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I went to the supermarket today to buy some brocolli to put with a nearly bolting piece of cauliflower from the garden to make at broc & cauli cheese for lunch. All my brassicas have been loose and quick to bolt as I believe has been the case across the country. But £2.97 per kilofor brocolli!!!!!??
So with this in mind and hoping we have an Indian summer this year, I am going to sow some seeds now in the hope that we a better crop in a few weeks time. I thought I might grow the earlier variety to see if I can get away with it. Nothing to lose. I do love my brocolli but refuse to pay that price. Any more ideas?
Horizon (pop Science program) on BBC2 tonight, 9pm. It's a program about how to avoid ageing. Blurb in Radio Times says:
"Eat half a kilo of broccoli a day and your skin will be grateful".
Half a kilo every day!
I buy mine in a bag, frozen, £1.25 per kilo. But I don't get through 3 bags a week.
I think I could have done with that ant--ageing advice 30 years ago! I wonder how long frozen is going to stay at £1.25 per kilo given that there is bound to be a shortage. Might try it though. Cheers
I don't know how easy, or difficult, it is to grow broccoli from seed.
If you saw Monty Don on Gardeners World last Friday, you'll have seen that his efforts to grow carrots have been dismal this year. For all his work, he got virtually nothing.
I would think that broccoli is more challenging than carrots. I don't know what would actually be involved in growing a decent crop of broccoli, to guarantee a substantial year-round supply. That's why I buy frozen.
My understanding is that frozen vegetables contain just the same vitamins as fresh, and more than fresh that has gone off. Purists might say that frozen doesn't taste as nice, though not being familiar with the taste of fresh broccoil, I'm none the worst for not knowing.
I must admit, I buy frozen as well, and apart from being a bit softer and not having that fresh 'crunch', I find it perfectly acceptable. It is the prices that have prompted me to try and grow my own this year as well. I have Cauli's, Cabbage, Carrots and Broccoli growing at the moment, but I chose the Early Purple Sprouting broccoli, and that won't be ready until next year now. But it has had an excellent germination rate. Only a Wilkos pack of seeds.
Calabrese, Marathon is ever so easy to grow from seed, the slugs haven't seen mine yet and it's just begining to show some green heads. The packet says it can still be sown in July. I grew broccoli last year from seedlings donated by a group of students working in the local allotment, a few plants produced an excellent crop, be watchful though caterpillars love them.
I have grown my own brocolli successfully for several years now and always sow them in the greenhouse or conservatory rfrom seed. The most important thing I have found is digging in autumn or early winter and then pulling any weeds out by hand in spring before planting so as not to destroy the ground and to keep the firmness there. When I plant them they go in deep into a small hole and the soil is punched into place around the stems (sounds brutal but provided the little plants or not broken all will be ok). This is to keep them in firm soil. Apparently they don't like air around their roots and hence my digging/composting is done in autumn. I will see if I can get the calabrese marathon but so far every time I have looked for brocolli seeds, the GC's have been out of stock. I wonder why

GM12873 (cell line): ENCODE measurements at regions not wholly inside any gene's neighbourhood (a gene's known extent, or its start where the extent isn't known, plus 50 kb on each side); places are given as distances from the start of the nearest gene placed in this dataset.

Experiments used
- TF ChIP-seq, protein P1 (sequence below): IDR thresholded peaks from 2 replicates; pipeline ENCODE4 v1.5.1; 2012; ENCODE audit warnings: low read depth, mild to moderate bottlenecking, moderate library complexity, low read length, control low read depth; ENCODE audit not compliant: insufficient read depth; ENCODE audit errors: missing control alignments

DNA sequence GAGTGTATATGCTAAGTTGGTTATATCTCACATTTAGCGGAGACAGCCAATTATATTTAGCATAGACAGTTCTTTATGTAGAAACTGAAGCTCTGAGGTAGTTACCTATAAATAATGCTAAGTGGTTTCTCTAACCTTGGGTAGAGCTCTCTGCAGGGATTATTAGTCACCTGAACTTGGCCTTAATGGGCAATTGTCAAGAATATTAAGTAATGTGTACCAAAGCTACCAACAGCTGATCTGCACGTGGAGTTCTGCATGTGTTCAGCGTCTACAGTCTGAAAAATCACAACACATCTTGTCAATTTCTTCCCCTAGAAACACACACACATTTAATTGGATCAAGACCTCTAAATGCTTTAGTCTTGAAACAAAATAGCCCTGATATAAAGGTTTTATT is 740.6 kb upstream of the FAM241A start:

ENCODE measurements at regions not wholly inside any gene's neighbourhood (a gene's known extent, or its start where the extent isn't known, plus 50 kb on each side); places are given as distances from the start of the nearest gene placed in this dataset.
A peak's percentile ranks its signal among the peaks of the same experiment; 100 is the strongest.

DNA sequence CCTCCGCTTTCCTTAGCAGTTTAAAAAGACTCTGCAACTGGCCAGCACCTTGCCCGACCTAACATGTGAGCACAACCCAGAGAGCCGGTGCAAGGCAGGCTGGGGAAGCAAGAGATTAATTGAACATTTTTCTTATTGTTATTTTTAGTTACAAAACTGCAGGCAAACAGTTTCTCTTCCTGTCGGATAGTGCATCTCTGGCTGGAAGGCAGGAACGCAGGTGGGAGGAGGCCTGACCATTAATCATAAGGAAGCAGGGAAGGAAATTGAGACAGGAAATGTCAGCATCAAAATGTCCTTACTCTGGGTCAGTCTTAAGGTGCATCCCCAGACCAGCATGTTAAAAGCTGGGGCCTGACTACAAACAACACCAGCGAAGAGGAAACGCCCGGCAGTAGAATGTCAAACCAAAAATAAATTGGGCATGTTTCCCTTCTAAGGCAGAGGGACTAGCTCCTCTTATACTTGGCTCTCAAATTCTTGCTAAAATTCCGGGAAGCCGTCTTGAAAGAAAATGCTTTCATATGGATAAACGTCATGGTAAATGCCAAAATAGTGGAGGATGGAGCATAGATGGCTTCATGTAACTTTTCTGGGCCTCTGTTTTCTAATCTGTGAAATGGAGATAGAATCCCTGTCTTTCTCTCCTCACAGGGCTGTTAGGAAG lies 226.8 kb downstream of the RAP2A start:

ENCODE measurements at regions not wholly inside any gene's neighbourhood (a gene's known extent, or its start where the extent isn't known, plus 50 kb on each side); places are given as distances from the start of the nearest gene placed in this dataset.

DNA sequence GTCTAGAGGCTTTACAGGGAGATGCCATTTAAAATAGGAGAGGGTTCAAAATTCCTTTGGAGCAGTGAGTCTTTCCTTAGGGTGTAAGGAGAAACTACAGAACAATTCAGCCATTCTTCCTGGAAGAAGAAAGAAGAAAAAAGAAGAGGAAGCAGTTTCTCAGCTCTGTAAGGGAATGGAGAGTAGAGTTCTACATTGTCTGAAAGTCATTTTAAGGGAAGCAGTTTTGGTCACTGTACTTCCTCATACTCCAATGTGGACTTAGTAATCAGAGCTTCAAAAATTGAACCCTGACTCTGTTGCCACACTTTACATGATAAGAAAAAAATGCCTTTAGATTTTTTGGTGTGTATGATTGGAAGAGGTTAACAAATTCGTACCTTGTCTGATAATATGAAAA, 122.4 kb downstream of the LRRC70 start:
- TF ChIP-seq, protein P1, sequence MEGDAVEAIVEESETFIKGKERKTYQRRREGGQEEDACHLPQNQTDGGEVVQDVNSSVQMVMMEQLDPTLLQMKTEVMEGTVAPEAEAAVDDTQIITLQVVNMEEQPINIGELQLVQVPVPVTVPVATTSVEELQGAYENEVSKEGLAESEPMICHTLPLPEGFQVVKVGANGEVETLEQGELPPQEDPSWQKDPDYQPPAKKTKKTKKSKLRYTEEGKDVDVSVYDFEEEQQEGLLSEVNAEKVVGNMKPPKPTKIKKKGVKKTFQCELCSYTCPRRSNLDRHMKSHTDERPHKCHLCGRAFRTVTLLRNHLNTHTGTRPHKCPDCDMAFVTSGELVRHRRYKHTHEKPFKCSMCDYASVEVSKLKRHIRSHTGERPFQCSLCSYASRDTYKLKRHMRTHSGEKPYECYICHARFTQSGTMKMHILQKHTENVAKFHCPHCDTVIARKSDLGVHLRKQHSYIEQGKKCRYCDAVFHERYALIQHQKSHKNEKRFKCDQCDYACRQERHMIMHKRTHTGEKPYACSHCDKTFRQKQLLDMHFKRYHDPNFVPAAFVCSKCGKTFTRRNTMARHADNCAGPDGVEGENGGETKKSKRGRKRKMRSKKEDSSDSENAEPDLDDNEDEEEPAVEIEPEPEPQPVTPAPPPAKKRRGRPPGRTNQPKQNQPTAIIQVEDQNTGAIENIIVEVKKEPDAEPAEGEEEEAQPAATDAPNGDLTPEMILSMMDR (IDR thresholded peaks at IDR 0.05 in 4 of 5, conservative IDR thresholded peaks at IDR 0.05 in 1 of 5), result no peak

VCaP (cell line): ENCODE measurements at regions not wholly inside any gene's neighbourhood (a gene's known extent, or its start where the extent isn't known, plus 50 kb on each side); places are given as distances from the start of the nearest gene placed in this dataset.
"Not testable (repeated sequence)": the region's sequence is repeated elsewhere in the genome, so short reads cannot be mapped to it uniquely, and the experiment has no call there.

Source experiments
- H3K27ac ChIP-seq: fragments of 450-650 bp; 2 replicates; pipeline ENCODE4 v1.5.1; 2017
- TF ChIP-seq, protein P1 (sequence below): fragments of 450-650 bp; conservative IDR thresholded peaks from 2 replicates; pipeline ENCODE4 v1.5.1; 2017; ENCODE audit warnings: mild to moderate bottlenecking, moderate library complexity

I have some lettuces that are ready to plant out and more to follow later and I have to admit I am dreading putting them in the groung because of the slugs and snails this year. They are becoming quite athletic munchers and have been climbing my runner bean poles. Even hydrangeas have been eaten, leaves and flowers too! Will be sowing more beetroot, carrots and trying some more cabbages. I only grow summer cauli's as I think the winter ones are in the ground too long and take up too much space for little reward. So far my cauli's are large golfball size and looking as if they too are going to bolt. Oh dear. Perhaps I will have to buy frozen brocolli too.
I planted both Calabrese and brussels in deep holes and they were then earthed up like spuds as the plants grew. The ground around each plant has been well stamped down and impacted. Covering them with netting has kept off butterflies but slugs did get to a few seedlings, I'm hopeful they should produce a reasonable crop though, 'the cups always half full and not half empty'
Slugs have got at my spinach, chad and beetroot, they've also climbed up the runner/french beans poles I'm hopeful the beetroot will be ok although it is littered with holy leaves. There must be thousands of slugs out there, mine are so confident they come out in the daytime.
I was thinknig of being brutal this weekend, clearing what's unlikely to pick up and sowing more seeds, then covering with cloches overnight to keep in warmth and encourage rapid growth. What do you think of the plan...